How the EU can transfer Russian asset profits to Ukraine

How the EU can transfer Russian asset profits to Ukraine 7

How the EU can transfer Russian asset profits to Ukraine

European Union (EU) leaders on March 21 agreed to promote a plan to use profits from frozen assets of the Russian central bank to aid Ukraine.

After Russia launched its campaign in Ukraine in February 2022, the West responded by launching a series of sanctions, as well as freezing more than $330 billion in assets of the Russian central bank abroad.

With current sanctions from the West, Russia cannot access, sell or profit from those assets.

In early 2023, the West sought to convert all of Russia’s frozen assets into aid to Ukraine, helping Kiev rebuild infrastructure, homes and businesses destroyed in the war.

State assets such as Russia’s central bank reserves are protected by the concept of `sovereign immunity`, a general understanding that one country will not confiscate the assets of another.

`International law on sovereign immunity generally protects state assets from confiscation,` expert Paul B. Stephen wrote in the Capital Markets Law Journal in June 2022.

Some EU policymakers and lawyers have argued the union could confiscate all Russian assets under an international law doctrine known as `retaliatory measures`.

European Commission President Ursula von der Leyen spoke in Brussels, Belgium on March 21.

Others, including the European Central Bank (ECB), say this goes against normal standards.

Other countries, such as China or the Gulf countries, will worry that the same thing could happen to them and withdraw assets from Europe as a precaution, risking creating instability.

Russia has repeatedly warned it will use legal measures and `other methods of retaliation` if the EU confiscates its frozen assets and transfers them to Ukraine.

EU lawyers said confiscating all Russian assets would go against international standards, because there are no regulations allowing doing so with a country.

That is why the EC proposed a `zoning fence` solution to separate profits arising from frozen Russian assets from capital.

When the EU approves this plan in the coming weeks, Ukraine could receive about 3 billion euros ($3.25 billion) a year, up to 15 billion euros for the period 2023-2027, depending on market conditions.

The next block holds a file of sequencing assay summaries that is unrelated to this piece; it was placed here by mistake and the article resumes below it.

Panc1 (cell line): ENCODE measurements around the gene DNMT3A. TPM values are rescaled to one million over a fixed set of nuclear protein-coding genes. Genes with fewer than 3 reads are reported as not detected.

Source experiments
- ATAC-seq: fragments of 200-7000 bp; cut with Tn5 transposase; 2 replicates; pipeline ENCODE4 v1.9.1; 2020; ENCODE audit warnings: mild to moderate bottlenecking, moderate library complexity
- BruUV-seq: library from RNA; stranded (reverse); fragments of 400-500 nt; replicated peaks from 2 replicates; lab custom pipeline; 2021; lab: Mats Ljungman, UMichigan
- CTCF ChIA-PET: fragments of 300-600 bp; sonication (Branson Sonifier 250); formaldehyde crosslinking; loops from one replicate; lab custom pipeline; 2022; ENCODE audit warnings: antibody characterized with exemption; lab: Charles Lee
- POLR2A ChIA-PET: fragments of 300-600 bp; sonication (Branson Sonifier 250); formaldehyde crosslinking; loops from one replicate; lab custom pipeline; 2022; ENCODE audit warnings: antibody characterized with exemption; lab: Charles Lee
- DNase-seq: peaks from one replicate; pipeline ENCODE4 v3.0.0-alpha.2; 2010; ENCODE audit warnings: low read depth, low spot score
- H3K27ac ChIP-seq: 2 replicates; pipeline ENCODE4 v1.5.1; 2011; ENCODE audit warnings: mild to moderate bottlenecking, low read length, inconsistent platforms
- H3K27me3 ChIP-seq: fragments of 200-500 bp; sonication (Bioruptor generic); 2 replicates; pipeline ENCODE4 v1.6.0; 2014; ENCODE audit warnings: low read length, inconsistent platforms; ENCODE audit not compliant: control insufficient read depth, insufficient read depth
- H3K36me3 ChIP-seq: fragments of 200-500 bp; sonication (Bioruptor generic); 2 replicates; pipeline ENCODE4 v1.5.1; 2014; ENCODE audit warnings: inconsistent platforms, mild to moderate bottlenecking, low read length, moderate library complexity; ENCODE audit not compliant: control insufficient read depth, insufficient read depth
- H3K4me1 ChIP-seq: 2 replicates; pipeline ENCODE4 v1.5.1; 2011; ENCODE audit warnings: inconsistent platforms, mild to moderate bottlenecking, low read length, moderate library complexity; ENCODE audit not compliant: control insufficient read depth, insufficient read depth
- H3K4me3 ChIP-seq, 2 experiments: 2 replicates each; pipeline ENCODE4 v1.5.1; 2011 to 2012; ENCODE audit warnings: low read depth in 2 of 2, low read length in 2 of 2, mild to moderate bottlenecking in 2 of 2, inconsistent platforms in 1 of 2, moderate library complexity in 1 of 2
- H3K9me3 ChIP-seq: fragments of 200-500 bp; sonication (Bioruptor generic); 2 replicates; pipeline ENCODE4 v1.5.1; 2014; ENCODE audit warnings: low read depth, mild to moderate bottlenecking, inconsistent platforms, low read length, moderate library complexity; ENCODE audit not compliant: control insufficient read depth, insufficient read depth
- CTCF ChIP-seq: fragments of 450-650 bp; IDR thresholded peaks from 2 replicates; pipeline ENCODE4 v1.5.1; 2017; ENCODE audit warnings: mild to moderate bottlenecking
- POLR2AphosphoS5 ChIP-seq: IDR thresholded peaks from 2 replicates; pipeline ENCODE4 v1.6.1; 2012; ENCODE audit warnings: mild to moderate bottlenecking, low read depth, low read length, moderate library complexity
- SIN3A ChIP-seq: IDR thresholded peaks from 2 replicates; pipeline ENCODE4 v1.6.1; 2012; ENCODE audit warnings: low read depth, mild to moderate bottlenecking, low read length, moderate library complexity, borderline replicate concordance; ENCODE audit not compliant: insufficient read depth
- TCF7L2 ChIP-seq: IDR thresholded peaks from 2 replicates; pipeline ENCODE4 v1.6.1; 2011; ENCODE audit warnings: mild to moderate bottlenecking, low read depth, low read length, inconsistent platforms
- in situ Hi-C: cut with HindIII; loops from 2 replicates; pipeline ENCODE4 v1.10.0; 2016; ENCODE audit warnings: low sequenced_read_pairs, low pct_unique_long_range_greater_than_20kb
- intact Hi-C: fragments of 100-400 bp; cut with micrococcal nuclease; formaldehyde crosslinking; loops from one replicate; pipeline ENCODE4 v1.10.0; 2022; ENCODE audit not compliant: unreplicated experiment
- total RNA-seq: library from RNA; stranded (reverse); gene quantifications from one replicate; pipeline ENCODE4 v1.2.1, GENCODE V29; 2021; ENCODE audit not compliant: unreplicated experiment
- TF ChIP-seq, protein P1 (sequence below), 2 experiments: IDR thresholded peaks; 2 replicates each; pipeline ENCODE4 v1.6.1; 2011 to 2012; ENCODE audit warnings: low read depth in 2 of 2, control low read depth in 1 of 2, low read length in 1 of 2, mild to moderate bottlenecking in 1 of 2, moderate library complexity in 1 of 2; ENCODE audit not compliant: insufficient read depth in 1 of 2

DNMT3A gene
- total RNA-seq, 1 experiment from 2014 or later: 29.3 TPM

In theory, Belgium would tax this profit, but Brussels decided to transfer it all to Kiev.

Once the proposal from the EC becomes law in the EU, profits from Russian assets will be paid out every two years, starting from July. In addition to 3%, Euroclear can also withhold an additional 10% to cover

Euroclear also does not expect to recover its 33 billion euros in the securities depository account at the Russian central bank, because there have been more than 100 lawsuits in Russia to protest this.

EU officials predict Russia will also seek to confiscate cash in Euroclear’s securities depository accounts in Hong Kong, Dubai and several other places through lawsuits.

How the EU can transfer Russian asset profits to Ukraine

The European Commission building in Brussels, Belgium in October 2022.

Observers believe that the measure of establishing a `zoning fence` is the most reasonable solution today to meet Ukraine’s urgent financial needs, in the context of prolonged fighting and efforts to confiscate closed assets.

G7 countries including the US, UK, France, Canada, Germany, Italy and Japan still disagree on the idea of confiscating Russian assets and it will take months, even years for the bloc to reach a political agreement.

The measure of confiscating a country’s assets has been used in the past, such as with Iraq after it attacked Kuwait in 1990 and Germany after World War II, but only after hostilities ended.

Government debt experts note that even in the US, the International Emergency Economic Powers Act (IEEPA) does not allow the confiscation of all frozen Russian assets in the event that there is no agreement between the two countries.

`Indemnity bonds` are also a way to circumvent legal issues.

According to Daleep Singh, director of global economics at PGIM Fixed Income, Ukraine can divide compensation bonds into several groups.

`The Russians will not be happy at all,` said Josep Borrell, the EU’s foreign affairs official.

Meanwhile, Russia has expressed its indignation with the EU’s plan.

`These are disgusting, unprecedented actions that violate basic international standards,` Ms. Zakharova said.

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